“Render I had seen perform in ‘And God Created Great Whales’ when I was a student at Juilliard 20 years ago,” she said. “I was so moved by his ability to be a composer, a performer, an improviser and an actor at the same time. That sense of multiplicity was something I was struggling to enter myself as an artist.”
Prestini said she wanted to write choral work for the accomplished Brooklyn Youth Chorus, and she was “floored” by the past design work of Brooklyn-based director-designer-puppeteer Crouch in “Satyagraha” and “Akhenaten” at the Metropolitan Opera. Her score by Ella is a 21-song cycle of solo and choral works interspersed with string quartet music. Her favorite sections of her are the pieces she wrote for the the esteemed invitation-only youth choir.
“The choir is singing very complex clusters of chords at times, but you can hear it because it’s so pure,” she said.
The original seed for the opera’s story was the short story “If the aging magician should begin to believe” by Brooklyn author Jonathan Safran Foer. In its first incarnation, the opera involved a dying magician contemplating his impending death on a gondola ride on the river Styx. Unsatisfied with the libretto’s dramatic limitations, Eckert said he rewrote and expanded the story to make it more universal, more mysterious and more elliptical. As the librettist and star of the piece, he also made it more personal.
“I have an affinity for Harold, and I find there are a couple things in there that are related to me,” Eckert said of his character. “My work has often revolved around a kind of isolated dreamer and a kind of marginalization. I’m always on the edge of almost every genre. There’s this notion of the straight and narrow and the boxes people want to put you in. I’ve never been able to stay in those boxes. Harold is also in this situation where he’s supposed to be a clock repairman, but he’s being drawn by his passions from him that have no particular place in this world. ”
In Eckert’s libretto, Harold is in a dreamlike state of transition between life and death when he re-creates a favorite day from his childhood where he spent an blissful afternoon at Coney Island with his father. Harold’s father would suffer a fatal heart attack on the subway ride home that afternoon, so in Harold’s mind he, Coney Island represents heaven. As he grows older, Harold’s unhappy profession of working with clocks becomes a metaphor for repetition, eternity and, ultimately, renewal.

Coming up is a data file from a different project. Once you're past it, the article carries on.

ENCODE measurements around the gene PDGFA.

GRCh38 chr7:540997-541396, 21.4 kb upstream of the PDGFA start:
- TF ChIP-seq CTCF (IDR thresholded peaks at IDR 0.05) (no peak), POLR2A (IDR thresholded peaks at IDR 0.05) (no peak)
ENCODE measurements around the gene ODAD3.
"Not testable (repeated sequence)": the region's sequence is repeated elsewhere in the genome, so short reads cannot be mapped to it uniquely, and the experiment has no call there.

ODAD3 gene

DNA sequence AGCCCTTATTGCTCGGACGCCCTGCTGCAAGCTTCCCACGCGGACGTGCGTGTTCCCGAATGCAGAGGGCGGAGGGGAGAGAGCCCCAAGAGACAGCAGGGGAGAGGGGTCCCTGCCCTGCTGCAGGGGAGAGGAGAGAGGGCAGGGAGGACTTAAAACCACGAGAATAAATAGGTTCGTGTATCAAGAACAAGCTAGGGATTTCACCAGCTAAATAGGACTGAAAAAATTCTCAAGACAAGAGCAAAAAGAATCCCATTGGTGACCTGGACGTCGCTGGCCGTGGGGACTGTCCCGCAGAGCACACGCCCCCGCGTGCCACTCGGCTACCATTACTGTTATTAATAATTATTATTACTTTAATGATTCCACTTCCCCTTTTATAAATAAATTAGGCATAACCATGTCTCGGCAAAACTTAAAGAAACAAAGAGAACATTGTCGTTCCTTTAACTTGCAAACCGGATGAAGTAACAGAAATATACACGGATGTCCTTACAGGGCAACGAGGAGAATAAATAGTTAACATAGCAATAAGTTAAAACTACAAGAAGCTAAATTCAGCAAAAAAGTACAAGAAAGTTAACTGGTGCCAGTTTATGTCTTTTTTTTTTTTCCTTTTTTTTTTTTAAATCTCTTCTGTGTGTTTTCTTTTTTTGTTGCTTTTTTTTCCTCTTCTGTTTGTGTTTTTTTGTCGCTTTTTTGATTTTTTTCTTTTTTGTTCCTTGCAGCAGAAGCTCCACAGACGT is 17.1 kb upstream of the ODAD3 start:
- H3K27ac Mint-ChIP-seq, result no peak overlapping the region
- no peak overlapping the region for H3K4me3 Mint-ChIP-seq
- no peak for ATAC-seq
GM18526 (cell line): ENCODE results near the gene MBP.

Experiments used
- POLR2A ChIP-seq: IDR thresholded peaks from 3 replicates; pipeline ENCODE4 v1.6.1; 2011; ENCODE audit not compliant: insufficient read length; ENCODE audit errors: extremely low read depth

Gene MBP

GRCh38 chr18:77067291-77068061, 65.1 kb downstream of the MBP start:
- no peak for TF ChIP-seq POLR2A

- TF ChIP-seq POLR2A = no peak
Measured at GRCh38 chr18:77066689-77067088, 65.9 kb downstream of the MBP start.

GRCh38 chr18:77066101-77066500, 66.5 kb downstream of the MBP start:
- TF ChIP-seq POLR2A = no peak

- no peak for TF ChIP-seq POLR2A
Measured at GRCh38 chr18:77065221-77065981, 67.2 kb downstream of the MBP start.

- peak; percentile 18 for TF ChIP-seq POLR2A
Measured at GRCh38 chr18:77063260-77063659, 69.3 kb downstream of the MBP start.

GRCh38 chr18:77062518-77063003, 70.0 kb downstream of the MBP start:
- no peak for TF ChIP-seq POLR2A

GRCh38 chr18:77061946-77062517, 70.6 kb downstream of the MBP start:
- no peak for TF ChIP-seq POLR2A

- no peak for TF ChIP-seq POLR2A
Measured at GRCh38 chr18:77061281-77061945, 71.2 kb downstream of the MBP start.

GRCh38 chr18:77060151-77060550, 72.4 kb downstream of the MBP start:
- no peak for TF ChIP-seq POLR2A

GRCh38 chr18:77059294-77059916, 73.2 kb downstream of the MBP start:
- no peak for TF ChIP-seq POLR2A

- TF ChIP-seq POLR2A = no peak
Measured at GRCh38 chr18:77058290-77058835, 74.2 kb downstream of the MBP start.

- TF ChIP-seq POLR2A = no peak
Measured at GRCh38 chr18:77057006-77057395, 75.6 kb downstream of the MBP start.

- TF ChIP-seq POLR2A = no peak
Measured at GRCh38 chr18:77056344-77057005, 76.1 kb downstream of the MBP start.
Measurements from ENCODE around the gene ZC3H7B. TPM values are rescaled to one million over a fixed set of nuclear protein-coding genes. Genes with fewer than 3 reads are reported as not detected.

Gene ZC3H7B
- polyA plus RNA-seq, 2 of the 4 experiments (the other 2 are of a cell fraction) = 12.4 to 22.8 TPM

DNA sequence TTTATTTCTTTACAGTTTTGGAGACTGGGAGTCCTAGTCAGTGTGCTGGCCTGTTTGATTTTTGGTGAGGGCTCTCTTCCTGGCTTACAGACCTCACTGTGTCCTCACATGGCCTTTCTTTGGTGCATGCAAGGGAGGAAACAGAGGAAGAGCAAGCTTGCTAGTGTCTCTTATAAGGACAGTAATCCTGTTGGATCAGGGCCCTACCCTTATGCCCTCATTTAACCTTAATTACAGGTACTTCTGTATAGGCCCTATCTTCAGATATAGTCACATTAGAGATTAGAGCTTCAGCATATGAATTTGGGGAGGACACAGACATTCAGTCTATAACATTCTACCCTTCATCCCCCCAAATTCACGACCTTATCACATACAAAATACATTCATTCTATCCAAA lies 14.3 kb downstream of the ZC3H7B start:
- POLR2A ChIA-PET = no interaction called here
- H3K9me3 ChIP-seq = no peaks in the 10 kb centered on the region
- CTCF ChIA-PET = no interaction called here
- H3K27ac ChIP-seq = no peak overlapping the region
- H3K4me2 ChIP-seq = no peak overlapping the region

“There’s a crisis that Harold faces for us. I think the reason that it has resonance for people is that they understand the deep metaphors and poetic gestalt of the piece,” Eckert said. “There’s the sadness of the end of one life, but then there’s the sense of the life being picked up by a younger and fresher self… the wonderful sense of us moving through our grief and finding new life.”
Once the score and libretto came together, director Crouch brought a sense of whimsy and playfulness to the story with a concept that involves the child choristers doing shadow, hand and character puppetry and moving up and around a set of bleacher-like steps that resemble the 19th-century operation theaters where medical students would watch live surgeries.
The final touch was the giant instrument that Bang on a Can All-Stars co-founder Stewart crafted from found objects like bicycle wheels, zithers, hubcaps, cymbals and gears that together resemble a giant clockwork sculpture of Eckert’s face and hands. Eckert improvises on the giant instrument as Harold transitions to death.
Morrison said she sees pieces like “Aging Magician” as the future of American opera, and she said transformational companies like San Diego Opera are leading the way in producing these new works.
“Opera is a deeply difficult at form,” Morrison said. “It’s so expensive. I think over time we’ll see less and less companies able to do the big ‘Aidas’ or ‘Ring’ cycles. What these smaller-scale pieces afford is the audience having an intimate experience with the performers. It’s so immediate. People find it very visceral, thrilling and exciting.”
San Diego Opera: “Aging Magician”
when: 7:30 p.m. Friday, May 13. 2 and 7:30 p.m. Saturday, May 14.
Where: Balboa Theatre, 868 Fourth Ave., Gaslamp Quarter
tickets: $35 and up
Telephone: (619) 533-7000